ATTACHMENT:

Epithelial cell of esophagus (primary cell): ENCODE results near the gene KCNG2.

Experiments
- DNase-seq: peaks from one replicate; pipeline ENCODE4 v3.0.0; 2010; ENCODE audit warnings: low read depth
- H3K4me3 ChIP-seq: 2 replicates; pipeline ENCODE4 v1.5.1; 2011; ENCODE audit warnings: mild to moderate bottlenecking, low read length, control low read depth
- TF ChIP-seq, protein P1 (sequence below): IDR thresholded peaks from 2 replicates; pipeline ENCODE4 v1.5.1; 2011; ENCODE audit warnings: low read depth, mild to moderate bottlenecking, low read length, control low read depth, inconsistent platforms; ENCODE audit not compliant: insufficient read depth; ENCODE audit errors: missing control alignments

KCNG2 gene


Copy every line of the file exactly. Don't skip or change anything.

Epithelial cell of esophagus (primary cell): ENCODE results near the gene KCNG2.

Experiments
- DNase-seq: peaks from one replicate; pipeline ENCODE4 v3.0.0; 2010; ENCODE audit warnings: low read depth
- H3K4me3 ChIP-seq: 2 replicates; pipeline ENCODE4 v1.5.1; 2011; ENCODE audit warnings: mild to moderate bottlenecking, low read length, control low read depth
- TF ChIP-seq, protein P1 (sequence below): IDR thresholded peaks from 2 replicates; pipeline ENCODE4 v1.5.1; 2011; ENCODE audit warnings: low read depth, mild to moderate bottlenecking, low read length, control low read depth, inconsistent platforms; ENCODE audit not compliant: insufficient read depth; ENCODE audit errors: missing control alignments

KCNG2 gene